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Child poverty is a choice
In 2022, the child poverty rate spiked to 12.4%, a dramatic increase of 7.2 percentage points from the previous year, according to data released Tuesday by the U.S. Census Bureau. The increase in child poverty resulted in 5.28 million additional children living in poverty.
The implications for each of these children are massive. Children who experience poverty endure immediate hardships, including "food insecurity and hunger, inadequate clothing or diapers, lack of health care, living in overcrowded or substandard housing, or being homeless."
The long-term consequences of child poverty are severe. As Indivar Dutta-Gupta, President of the Center for Law and Social Policy, explained during Congressional testimony in July, "poverty also harms children by imposing high levels of stress on their parents, which impairs their capacity to give their children the care and attention any child needs to thrive." As a result, children who experience poverty at any time are "far more likely than their peers to fail to finish high school, become parents as teens, and experience poverty as adults."
The massive increase in child poverty last year was a completely predictable and avoidable tragedy. Powerful people inside and outside the federal government chose to let this happen because they had other priorities.
In 2021, the child poverty rate fell to 5.2%, a record low. The key to this reduction was tax policy. As part of the national response to the pandemic, the federal government expanded the child tax credit (CTC). The CTC was increased from $2,000 per child to $3,600 for each child five or younger and $3,000 for each child six through 17. (The credit phased out for couples making $150,000 or more and individuals making $75,000 or more.) Further, from July to December 2021, credits were sent to eligible families as a monthly benefit instead of forcing families to wait for a tax refund. Finally, the CTC was made fully refundable regardless of income. Previously, millions of families were denied some or all of the tax credit because they made too little money.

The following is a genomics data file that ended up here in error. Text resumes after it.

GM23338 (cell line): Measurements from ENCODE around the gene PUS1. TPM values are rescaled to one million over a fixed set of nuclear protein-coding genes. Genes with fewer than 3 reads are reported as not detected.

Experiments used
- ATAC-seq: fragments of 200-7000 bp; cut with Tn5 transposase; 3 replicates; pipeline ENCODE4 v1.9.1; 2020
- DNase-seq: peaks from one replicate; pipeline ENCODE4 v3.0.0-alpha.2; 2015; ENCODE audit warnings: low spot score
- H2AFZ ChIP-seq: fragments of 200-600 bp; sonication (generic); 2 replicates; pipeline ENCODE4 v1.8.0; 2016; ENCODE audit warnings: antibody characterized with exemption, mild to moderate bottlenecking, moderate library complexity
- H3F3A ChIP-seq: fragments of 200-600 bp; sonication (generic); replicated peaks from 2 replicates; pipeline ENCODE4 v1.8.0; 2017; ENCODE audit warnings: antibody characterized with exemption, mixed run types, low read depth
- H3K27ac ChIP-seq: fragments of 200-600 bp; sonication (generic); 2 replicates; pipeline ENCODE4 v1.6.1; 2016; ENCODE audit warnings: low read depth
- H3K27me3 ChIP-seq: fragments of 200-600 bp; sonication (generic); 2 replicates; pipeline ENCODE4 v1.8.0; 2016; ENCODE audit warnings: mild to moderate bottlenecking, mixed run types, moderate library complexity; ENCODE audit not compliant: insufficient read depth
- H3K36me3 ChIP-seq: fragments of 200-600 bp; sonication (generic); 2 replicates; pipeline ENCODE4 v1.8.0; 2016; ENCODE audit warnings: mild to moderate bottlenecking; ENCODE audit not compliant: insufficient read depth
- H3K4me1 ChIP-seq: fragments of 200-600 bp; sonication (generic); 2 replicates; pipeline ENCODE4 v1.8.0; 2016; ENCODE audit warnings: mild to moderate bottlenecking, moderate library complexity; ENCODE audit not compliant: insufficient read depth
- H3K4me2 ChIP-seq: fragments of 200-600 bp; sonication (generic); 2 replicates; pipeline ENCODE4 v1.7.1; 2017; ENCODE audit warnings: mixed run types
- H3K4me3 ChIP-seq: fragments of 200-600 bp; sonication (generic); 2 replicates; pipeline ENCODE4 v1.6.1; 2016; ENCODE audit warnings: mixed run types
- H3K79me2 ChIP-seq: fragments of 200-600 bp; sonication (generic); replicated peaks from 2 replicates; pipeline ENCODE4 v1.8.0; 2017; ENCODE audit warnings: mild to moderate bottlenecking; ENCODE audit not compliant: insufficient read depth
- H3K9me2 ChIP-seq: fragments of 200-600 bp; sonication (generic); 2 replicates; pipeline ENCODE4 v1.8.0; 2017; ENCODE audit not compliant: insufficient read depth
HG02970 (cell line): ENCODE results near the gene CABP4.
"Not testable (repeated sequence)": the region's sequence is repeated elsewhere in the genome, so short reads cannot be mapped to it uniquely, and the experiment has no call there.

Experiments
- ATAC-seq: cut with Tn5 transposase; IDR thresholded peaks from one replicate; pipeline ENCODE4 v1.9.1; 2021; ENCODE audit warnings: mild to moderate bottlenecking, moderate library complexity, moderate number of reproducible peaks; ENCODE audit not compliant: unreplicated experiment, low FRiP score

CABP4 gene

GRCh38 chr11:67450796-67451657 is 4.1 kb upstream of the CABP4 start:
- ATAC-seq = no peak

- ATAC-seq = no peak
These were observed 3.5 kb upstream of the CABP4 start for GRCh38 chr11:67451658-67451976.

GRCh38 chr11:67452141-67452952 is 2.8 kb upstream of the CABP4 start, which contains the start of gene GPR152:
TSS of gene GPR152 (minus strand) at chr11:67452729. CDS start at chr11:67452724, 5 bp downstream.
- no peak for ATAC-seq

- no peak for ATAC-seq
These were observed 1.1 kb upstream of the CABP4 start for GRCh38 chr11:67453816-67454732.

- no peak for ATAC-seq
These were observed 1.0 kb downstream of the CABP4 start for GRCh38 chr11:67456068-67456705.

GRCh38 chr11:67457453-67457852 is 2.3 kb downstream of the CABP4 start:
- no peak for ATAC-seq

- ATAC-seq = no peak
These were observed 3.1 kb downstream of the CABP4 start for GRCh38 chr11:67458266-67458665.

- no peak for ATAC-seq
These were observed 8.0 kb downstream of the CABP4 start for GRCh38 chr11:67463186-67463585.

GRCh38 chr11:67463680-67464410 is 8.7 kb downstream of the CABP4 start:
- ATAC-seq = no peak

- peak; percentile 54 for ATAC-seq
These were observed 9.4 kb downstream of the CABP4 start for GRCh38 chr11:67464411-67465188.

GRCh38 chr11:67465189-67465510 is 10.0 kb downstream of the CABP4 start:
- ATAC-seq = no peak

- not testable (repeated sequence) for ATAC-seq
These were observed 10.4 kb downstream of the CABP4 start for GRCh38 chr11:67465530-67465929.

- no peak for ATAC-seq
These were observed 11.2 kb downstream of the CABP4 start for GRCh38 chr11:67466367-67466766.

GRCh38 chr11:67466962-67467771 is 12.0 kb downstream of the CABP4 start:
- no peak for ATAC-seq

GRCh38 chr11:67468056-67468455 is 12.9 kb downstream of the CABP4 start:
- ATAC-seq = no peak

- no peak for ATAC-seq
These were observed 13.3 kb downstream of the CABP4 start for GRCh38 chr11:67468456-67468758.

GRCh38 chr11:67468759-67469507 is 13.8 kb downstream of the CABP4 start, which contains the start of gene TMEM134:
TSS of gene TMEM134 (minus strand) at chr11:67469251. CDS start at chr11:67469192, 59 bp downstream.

The expansion was scheduled to expire at the end of 2021. The Biden administration initially proposed extending the expanded CTC for four years. The cost of the expanded CTC is about $100 billion per year. Could America afford to extend the tax credit indefinitely to help millions of children?
It's a matter of priorities. In 2021, when Biden took office, the Pentagon budget was $740 billion. In July, the House of Representatives approved a $886 billion Pentagon budget. (These numbers exclude military aid to Ukraine.) So, in two years, the leaders of the country increased the Pentagon budget by $146 billion. And, since the Pentagon budget is never reduced, this $146 billion will be spent annually, in perpetuity. Next year, the Pentagon budget will surely exceed $886 billion.
None of this military buildup increase was offset by spending reductions or tax increases. The money has simply been added to the deficit. The Biden administration had numerous proposals to pay for an extension of the expanded CTC, including a modest increase in the corporate tax rate, the elimination of a tax loophole for private equity managers, and a surtax on billionaires.
But wealthy and powerful people either opposed those measures or opposed, on principle, adjusting tax policy to benefit poor families. So, they used their influence to defeat proposals to extend the expanded CTC. As a result, millions of children are living in poverty.
Corporations sunk the expanded child tax credit